In the weeks and months following a miscarriage or ectopic pregnancy, a significant amount of women will develop long-term post-traumatic stress disorder, anxiety and depression.
According to a new study published in the American Journal of Obstetrics and Gynecology, nine months after experiencing a pregnancy loss, 18 percent of women had PTSD, 17 percent had anxiety and 6 percent reported having depression.
For the study, researchers at Imperial College in London and KU Leuven in Belgium surveyed 737 women who had a miscarriage or an ectopic pregnancy (where the embryo attaches to the outside of the uterus, making it unviable) about their mental health at three points — one, three and nine months later.
In the first month after a pregnancy loss, 29 percent of women reported having PTSD symptoms, 24 percent had moderate to severe anxiety and 11 percent had moderate to severe depression. While those numbers all dropped by the nine-month mark, the figures are still “terrifyingly high,” Jessica Farren, an obstetrician and gynecologist at St. Mary’s Hospital in London and lead author of the study, told New Scientist.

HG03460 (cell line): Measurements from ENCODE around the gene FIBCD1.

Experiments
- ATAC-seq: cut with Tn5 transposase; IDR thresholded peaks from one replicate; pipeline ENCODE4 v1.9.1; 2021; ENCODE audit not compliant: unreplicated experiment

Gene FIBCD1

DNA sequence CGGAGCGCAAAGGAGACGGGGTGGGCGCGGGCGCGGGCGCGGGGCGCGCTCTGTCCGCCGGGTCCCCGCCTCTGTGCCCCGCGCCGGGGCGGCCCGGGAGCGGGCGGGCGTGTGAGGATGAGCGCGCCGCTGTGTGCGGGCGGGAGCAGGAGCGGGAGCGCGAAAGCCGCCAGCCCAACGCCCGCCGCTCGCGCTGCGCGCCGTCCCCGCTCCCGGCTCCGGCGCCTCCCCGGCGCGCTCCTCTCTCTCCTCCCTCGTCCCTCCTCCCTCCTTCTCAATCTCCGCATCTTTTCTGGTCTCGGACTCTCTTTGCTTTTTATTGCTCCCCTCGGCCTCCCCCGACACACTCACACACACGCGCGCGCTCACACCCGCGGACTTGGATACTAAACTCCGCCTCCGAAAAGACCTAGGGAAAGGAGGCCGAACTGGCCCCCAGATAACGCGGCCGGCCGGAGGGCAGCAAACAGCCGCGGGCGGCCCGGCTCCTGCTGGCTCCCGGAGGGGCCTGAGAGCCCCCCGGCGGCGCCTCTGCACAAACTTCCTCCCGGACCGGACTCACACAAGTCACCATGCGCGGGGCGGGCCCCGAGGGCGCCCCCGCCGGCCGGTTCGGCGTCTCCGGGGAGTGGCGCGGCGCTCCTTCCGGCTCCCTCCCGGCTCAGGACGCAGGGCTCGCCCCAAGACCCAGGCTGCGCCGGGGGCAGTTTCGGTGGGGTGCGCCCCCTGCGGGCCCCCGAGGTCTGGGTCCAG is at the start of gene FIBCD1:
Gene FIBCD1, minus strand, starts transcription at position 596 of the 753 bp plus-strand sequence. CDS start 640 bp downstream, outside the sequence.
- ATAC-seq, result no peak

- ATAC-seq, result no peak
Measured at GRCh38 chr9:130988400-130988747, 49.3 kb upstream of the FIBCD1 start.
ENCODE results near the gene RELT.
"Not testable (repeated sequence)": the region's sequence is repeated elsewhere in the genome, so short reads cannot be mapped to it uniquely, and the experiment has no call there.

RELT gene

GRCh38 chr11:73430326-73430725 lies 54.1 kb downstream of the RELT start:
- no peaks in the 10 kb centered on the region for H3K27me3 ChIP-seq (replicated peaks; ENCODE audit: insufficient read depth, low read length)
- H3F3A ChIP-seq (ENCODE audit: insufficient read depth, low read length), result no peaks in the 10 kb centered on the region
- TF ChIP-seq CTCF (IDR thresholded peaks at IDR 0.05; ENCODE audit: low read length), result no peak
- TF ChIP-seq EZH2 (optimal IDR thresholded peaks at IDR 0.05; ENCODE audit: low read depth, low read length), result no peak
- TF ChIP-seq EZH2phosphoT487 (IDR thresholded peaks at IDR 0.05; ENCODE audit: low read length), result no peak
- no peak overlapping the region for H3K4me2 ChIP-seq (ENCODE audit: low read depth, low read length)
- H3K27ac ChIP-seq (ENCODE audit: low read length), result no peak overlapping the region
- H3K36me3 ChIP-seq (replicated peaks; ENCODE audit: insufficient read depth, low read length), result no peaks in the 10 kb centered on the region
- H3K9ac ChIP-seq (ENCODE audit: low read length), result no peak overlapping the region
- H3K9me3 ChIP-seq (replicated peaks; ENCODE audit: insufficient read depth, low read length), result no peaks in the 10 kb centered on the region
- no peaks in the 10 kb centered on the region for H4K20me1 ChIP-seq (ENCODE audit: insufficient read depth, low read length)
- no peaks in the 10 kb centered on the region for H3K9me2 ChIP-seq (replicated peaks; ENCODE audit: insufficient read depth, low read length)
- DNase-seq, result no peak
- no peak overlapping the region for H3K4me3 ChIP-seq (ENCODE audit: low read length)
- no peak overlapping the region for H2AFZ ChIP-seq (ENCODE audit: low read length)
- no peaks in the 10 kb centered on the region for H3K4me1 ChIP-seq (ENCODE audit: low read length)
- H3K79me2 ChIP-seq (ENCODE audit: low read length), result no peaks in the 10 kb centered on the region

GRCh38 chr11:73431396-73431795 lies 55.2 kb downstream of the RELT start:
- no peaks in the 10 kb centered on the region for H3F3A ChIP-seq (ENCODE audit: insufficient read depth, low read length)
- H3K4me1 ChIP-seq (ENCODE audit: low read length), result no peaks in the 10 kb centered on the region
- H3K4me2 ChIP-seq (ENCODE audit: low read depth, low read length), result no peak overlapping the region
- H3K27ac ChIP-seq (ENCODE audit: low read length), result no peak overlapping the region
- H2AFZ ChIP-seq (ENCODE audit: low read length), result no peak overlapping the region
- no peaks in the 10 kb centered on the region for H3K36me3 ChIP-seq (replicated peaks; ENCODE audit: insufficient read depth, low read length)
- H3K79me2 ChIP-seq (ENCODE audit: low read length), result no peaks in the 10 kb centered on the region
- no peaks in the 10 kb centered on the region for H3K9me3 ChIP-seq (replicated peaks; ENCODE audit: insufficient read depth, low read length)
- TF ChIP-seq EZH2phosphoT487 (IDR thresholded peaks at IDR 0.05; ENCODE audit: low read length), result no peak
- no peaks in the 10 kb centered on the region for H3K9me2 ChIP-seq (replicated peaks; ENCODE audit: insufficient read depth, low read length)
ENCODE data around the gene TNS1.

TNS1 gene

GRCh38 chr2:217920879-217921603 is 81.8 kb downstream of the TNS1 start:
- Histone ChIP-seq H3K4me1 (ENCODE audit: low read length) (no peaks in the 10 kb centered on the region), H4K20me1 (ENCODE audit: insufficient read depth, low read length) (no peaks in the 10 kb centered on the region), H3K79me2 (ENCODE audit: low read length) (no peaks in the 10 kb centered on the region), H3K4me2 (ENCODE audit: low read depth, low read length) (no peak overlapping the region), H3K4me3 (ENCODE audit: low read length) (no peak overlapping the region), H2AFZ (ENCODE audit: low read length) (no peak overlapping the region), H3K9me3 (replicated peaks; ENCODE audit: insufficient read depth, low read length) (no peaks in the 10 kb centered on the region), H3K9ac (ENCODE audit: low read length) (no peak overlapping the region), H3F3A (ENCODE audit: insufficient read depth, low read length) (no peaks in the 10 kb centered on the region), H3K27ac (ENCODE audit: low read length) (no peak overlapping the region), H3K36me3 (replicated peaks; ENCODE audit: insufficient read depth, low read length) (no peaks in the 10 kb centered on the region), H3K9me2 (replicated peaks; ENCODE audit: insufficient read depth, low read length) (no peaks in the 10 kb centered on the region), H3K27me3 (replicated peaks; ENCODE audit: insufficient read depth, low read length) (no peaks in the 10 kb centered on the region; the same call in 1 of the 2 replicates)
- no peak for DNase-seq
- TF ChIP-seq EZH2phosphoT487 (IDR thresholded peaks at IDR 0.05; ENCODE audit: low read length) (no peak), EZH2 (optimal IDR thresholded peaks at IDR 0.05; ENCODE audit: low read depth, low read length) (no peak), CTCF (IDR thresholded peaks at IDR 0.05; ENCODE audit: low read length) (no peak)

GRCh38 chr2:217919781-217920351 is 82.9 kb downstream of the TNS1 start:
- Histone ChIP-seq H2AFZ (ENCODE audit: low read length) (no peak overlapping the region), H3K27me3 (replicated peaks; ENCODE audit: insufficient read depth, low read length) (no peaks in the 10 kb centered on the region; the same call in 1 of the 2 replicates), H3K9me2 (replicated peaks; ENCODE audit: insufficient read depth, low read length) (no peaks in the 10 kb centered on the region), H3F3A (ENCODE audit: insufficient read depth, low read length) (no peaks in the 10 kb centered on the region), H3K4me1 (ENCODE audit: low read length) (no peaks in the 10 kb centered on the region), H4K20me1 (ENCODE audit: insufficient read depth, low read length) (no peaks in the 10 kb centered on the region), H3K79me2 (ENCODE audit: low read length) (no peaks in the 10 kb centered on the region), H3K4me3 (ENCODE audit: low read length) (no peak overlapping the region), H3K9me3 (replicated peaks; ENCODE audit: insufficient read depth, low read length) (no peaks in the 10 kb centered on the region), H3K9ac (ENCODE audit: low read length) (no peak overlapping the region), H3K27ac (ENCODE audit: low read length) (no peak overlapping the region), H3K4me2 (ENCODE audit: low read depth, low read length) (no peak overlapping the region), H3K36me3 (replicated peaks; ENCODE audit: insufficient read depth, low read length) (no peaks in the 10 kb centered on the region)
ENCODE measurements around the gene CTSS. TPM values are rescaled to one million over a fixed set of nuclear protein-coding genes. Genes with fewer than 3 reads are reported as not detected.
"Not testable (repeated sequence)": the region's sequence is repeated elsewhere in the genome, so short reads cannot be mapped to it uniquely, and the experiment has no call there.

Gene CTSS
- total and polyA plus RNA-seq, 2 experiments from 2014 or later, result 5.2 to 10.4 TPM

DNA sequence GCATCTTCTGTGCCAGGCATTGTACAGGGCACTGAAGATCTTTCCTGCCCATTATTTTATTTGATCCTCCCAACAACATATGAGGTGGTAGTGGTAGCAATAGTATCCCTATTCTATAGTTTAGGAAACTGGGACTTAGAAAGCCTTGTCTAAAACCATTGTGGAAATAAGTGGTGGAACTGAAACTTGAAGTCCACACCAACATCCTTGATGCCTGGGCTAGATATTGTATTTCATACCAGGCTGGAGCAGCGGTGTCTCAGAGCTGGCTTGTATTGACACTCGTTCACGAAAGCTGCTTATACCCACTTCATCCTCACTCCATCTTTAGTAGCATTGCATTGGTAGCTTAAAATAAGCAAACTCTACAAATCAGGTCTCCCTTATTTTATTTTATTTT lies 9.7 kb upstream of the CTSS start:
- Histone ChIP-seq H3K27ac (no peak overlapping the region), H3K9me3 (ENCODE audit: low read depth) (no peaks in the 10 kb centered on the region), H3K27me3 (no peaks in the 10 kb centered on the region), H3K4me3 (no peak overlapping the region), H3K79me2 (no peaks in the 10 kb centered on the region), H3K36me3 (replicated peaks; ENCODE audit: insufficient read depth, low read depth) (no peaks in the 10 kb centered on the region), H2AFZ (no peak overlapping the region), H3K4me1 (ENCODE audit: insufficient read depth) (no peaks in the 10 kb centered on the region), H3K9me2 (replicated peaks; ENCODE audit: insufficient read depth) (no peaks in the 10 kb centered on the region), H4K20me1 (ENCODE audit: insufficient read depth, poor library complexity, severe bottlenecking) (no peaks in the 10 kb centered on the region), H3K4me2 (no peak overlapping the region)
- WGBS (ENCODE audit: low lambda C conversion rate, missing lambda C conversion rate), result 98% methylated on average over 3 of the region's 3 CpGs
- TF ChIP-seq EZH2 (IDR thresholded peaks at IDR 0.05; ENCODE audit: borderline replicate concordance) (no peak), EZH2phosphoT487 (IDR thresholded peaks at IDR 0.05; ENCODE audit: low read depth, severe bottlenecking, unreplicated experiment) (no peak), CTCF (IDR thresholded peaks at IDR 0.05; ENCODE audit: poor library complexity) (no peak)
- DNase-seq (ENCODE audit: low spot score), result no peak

“We have a problem on our hands that we haven’t up until now properly acknowledged or looked to treat,” she said.
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Women with PTSD often have negative thoughts, feelings of hopelessness, a detachment from friends and family and are easily startled or frightened, according to the Mayo Clinic. PTSD can also led to eating disorders, problems with drug or alcohol abuse and suicidal thoughts or actions.
Farren said that the research reinforced the need for better resources for women who experience pregnancy loss so it isn’t “brushed under the carpet.”
“In an ideal world, there would be some sort of screening [for mental health symptoms] after a miscarriage,” she said.